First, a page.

While a fall can be “nerve-wracking … ultimately this is part of the price we pay for strong returns over time,” said Brad McMillan, chief investment officer for Commonwealth Financial Network, in a research note last month.

Here’s what to know about a bear market. 

Why is it called a bear market?

A bear market is a term used by Wall Street when an index like the S&P 500, the Dow Jones Industrial Average, or even an individual stock, has fallen 20% or more from a recent high for a sustained period of time.

Why use a bear to represent a market slump? Bears hibernate, so bears represent a market that’s retreating, said Sam Stovall, chief investment strategist at CFRA. In contrast, Wall Street’s nickname for a surging stock market is a bull market, because bulls charge, Stovall said.

The S&P 500 index was down 1.9% in Friday afternoon trading, putting it 20.3% below its high set on January 3. But stocks recovered by the end of trading at 4 p.m., with the S&P 500 closing up 1 point for the day. Overall, the index is down about 19% from its most recent high in January.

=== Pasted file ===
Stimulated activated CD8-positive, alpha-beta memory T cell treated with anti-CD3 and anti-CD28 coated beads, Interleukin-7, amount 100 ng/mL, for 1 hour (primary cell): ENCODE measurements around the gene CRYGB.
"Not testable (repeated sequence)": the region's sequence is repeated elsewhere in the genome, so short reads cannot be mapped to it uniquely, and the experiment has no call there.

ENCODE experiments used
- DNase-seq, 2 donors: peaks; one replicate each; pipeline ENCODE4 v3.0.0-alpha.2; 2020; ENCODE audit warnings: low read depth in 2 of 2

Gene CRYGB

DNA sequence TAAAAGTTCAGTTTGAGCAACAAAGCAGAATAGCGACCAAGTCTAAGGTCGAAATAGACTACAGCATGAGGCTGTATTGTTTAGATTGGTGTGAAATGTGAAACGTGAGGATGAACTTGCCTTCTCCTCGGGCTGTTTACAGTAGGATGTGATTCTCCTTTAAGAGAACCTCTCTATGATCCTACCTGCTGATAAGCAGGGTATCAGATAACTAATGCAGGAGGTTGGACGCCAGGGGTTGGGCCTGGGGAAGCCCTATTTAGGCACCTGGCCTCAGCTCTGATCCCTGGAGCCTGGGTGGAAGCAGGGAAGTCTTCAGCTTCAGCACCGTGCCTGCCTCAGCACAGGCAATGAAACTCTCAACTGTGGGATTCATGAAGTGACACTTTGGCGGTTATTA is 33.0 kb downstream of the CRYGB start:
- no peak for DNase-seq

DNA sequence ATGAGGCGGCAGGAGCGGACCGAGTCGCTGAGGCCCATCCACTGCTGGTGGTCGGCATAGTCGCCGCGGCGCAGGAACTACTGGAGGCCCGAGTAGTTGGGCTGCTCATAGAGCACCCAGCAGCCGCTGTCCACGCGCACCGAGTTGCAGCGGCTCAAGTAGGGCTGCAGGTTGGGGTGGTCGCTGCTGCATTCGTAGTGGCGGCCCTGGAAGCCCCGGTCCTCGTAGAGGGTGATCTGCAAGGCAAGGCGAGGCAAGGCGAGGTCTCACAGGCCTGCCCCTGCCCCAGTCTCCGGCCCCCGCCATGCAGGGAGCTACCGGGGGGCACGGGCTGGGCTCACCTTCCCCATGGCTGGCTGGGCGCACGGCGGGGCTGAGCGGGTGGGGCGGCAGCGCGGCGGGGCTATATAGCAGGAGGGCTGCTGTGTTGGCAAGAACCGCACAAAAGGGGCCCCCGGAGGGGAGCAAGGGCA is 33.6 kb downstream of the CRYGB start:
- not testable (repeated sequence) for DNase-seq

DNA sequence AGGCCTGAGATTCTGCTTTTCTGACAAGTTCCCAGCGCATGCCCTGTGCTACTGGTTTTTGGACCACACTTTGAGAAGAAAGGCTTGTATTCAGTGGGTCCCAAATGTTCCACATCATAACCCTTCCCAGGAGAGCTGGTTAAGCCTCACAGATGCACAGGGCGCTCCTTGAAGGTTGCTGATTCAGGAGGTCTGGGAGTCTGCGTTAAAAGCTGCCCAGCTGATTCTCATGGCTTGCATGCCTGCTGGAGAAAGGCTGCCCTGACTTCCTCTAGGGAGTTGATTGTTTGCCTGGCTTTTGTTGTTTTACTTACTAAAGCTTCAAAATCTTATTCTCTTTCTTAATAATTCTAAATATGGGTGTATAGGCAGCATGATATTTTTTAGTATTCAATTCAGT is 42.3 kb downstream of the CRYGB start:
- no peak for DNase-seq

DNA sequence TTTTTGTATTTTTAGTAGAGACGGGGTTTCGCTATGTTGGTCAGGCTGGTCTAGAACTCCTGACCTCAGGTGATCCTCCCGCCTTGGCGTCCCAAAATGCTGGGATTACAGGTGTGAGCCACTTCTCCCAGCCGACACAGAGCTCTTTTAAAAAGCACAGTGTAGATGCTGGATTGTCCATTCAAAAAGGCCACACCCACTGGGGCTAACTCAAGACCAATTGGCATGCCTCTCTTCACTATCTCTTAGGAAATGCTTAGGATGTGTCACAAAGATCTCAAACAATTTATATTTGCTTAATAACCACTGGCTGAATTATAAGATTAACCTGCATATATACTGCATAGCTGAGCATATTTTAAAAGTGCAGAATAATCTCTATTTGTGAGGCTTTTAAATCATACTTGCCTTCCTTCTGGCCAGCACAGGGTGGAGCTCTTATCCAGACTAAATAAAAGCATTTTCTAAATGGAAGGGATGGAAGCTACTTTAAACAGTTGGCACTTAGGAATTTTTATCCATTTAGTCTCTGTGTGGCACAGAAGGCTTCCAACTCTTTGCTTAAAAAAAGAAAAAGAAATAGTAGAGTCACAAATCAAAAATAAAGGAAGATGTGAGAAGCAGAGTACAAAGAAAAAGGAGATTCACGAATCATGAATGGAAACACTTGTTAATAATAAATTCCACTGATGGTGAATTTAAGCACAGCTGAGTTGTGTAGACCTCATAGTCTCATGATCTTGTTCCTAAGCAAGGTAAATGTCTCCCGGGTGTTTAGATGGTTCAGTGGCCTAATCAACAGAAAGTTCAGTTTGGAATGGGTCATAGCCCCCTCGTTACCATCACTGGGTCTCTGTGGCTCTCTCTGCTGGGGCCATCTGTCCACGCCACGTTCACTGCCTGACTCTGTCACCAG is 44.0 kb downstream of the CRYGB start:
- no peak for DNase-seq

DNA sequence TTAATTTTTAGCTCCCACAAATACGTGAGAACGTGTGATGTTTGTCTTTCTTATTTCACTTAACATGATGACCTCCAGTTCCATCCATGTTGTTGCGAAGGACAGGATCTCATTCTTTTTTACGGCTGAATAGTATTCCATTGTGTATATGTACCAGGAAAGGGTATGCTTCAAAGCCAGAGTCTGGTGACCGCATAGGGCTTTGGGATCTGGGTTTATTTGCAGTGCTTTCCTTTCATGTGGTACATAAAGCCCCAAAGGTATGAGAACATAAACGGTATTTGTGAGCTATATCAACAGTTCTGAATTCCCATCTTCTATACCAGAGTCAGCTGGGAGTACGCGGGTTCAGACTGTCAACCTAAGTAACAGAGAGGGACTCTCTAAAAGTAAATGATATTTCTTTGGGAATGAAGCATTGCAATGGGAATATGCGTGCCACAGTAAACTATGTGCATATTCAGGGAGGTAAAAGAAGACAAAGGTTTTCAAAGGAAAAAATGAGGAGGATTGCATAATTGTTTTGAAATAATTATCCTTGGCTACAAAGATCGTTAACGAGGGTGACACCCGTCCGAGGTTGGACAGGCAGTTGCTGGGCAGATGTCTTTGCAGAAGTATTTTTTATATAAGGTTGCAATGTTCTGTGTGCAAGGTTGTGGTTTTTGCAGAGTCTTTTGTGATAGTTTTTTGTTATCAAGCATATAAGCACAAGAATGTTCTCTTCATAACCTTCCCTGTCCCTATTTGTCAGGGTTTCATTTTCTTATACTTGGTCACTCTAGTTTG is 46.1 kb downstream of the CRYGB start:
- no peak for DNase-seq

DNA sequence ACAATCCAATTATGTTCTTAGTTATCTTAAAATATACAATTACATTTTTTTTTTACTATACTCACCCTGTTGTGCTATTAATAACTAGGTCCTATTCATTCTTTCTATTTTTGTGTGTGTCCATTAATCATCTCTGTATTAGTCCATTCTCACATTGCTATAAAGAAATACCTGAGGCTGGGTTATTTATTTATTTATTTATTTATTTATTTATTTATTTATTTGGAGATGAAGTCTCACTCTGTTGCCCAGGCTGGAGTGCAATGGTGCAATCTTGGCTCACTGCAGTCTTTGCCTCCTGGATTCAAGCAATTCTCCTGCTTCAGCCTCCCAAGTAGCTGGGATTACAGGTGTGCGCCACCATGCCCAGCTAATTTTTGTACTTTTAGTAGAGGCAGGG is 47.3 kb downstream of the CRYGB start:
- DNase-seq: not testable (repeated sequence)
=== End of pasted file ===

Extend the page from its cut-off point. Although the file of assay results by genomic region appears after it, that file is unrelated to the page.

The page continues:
For many investors, the bear market will become official if the S&P 500, Wall Street’s main barometer of health, finishes the day at least 20% down from its peak.

The Nasdaq is already in a bear market, down 31% from its peak of 16,057.44 on November 19. The Dow Jones Industrial Average is more than 16% below its most recent peak.

The most recent bear market for the S&P 500 ran from February 19, 2020 through March 23, 2020. The index fell 34% in that one-month period, as investors reacted to lockdown orders that closed businesses and kept consumers at home. It’s the shortest bear market ever.